six tax efficient ways of giving to charity
There are many ways of giving to charity whether that is giving
your time or making a donation. As part of Remember a Charity Week
we look at six tax efficient ways of donating to charity.
1. remember a charity in your Will
Many people decide to leave a cash legacy in their Will to a
charity that they have supported during their lifetime. A gift to a
charity in your Will is exempt from inheritance tax regardless of
the amount given.
You can leave a specific cash amount to a particular charity in
your Will or you can leave a cash gift to your Trustees and express
the wish that they give the money to such charity or charities as
they decide and in doing so that you would like them to have regard
to any wishes of yours which may come to their attention. For more
information on this please see our article "Dying Wish" on
Furthermore, if your estate is above the inheritance tax
threshold then you can reduce your inheritance tax liability from a
rate of 40% to 36% by leaving 10% of your estate to charity and we
will be explaining more about this in our feature article on this
2. Gift Aid
Charities are estimated to be losing hundreds of millions of
pounds a year in unclaimed Gift Aid. In these financially difficult
times, one way to ensure that the charity gets the most from your
donation is to state that you want Gift Aid to apply.
Gift Aid is a Government scheme which enables charities to
reclaim from the Revenue the basic rate income tax you have already
paid on your donation. To make a Gift Aid donation, all you have to
do is declare that you have paid enough tax to cover the amount the
charity will reclaim.
For all basic rate (20%) taxpayers charities gain an extra 25p
in every £1 donated if you state that Gift Aid is to apply. So if
you donate £10 the charity receives £12.50.
If you are a higher or additional rate taxpayer then you can
claim back via your tax return the difference between the higher or
additional rate of tax (40%/50%) and the basic rate (20%) on the
value of your donation. So you can reclaim 25p for every £1 donated
if you are a higher rate taxpayer and 37.5p for every £1 donated if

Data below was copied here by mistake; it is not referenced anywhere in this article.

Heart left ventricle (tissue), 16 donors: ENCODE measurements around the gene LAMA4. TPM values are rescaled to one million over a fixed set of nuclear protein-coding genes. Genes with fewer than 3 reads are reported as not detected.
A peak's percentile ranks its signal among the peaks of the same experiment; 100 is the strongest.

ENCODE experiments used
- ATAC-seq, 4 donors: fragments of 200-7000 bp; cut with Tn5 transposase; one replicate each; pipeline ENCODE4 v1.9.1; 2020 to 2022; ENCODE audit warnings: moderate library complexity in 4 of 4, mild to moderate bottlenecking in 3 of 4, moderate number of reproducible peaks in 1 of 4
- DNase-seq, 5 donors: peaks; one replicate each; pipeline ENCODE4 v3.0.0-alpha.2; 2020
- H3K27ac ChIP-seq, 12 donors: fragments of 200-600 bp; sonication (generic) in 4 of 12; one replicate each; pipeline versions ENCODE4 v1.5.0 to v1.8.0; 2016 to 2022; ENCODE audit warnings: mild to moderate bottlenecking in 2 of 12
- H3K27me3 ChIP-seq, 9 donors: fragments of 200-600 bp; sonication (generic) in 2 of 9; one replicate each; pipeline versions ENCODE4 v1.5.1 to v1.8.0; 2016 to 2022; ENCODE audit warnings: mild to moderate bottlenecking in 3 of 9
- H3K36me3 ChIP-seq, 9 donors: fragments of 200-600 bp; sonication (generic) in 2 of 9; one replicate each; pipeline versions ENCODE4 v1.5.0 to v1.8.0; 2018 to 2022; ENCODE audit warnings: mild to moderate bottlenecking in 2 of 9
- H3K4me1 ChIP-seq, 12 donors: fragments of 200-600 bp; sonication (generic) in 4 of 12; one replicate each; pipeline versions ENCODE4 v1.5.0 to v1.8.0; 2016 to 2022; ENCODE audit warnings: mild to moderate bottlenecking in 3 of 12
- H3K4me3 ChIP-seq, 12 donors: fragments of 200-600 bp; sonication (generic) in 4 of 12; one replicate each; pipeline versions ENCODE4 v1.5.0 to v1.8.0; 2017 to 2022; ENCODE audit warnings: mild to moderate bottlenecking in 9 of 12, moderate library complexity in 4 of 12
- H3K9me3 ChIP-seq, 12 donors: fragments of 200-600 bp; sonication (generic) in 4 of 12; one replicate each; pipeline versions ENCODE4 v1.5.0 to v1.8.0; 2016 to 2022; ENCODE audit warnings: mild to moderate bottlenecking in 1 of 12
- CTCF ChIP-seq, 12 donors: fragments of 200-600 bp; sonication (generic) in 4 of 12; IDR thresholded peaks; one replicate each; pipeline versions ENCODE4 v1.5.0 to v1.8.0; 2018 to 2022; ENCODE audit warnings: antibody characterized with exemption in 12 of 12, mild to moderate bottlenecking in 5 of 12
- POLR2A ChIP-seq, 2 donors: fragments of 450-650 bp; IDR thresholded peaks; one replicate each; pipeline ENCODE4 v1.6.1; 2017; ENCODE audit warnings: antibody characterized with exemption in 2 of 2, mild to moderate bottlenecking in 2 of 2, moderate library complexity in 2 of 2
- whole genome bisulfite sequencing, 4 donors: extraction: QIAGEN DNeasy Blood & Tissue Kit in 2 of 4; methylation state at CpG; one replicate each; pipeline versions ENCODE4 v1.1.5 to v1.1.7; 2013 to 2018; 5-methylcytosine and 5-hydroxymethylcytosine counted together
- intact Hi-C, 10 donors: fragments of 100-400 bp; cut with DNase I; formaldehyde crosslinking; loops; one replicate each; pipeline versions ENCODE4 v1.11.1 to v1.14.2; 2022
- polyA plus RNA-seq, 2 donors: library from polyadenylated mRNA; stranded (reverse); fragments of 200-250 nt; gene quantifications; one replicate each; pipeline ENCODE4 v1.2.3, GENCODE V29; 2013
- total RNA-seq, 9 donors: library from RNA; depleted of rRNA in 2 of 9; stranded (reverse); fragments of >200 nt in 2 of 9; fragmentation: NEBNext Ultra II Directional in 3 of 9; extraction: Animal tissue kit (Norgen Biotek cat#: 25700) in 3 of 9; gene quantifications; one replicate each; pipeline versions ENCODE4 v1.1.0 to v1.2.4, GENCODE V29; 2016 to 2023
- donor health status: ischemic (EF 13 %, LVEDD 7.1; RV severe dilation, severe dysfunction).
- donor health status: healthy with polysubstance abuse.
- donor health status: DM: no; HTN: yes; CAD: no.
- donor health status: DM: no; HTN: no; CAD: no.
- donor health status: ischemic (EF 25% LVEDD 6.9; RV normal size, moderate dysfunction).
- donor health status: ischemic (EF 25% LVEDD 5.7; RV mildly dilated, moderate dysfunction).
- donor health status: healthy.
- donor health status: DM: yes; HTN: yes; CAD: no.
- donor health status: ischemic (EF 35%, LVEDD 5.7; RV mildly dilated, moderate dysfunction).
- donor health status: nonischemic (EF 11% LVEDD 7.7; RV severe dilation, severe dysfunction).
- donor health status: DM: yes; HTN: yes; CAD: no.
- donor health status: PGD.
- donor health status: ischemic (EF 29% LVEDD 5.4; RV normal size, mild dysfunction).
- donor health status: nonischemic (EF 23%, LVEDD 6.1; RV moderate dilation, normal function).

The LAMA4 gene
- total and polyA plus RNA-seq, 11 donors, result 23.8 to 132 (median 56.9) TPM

you are an additional rate taxpayer. For example, if you donate
£100 then the value of your donation with Gift Aid is £125 and if
you are a 40% taxpayer you can claim back £25 (£125 x 20%). This
can either be retained by you or passed on to the charity.
3. giving to charity through your pay or pension
If your employer or company/personal pension provider operates a
Payroll Giving Scheme then you can use this to make donations
direct to charity from your pay or pension. The donations are made
from your salary before tax, which means that if you are a basic
taxpayer and make a monthly donation of £20 you save £4 in tax (20%
x £20). If you are a higher rate taxpayer this increases to £8 (40%
of £20) and to £10 if you are an additional rate taxpayer (50% of
By giving through the Payroll Giving Scheme the charity can
receive all the tax relief directly without having to have the
administrative task of claiming it back through Gift Aid.
4. giving assets to charity:
If you give property or shares to a charity (or sell them to the
charity at less than their market value) then you can claim income
tax and capital gains tax relief. For further information on this
please contact a member of our Private Client Team.
5. the Charities Aid Foundation (CAF)
You can set up a CAF charity account which enables you to save
money for charitable giving. You can make regular deposits into the
account from £10 a month or large infrequent payments. You will be
in control of your account and can decide which causes or charities
you will donate to, how much and when. You can make one-off
donations to emergency appeals or regularly support charities you
care about. Your donation will be tax efficient because CAF will
automatically add 25% in Gift Aid to your donation if you are a UK
taxpayer. CAF will charge a fee for managing the account, but
because it is a charity they keep their fees to a minimum. For more
information please visit CAF Online.
6. donating unwanted shares:
If you have odd lots of small shares which are worthless to you
because they will cost you more to sell them than they are worth
you can donate them to ShareGift, a charity which receives unwanted
shares and sells them in bundles and gives the proceeds to a range
of UK charities. For information on how to donate your shares,
please visit ShareGift.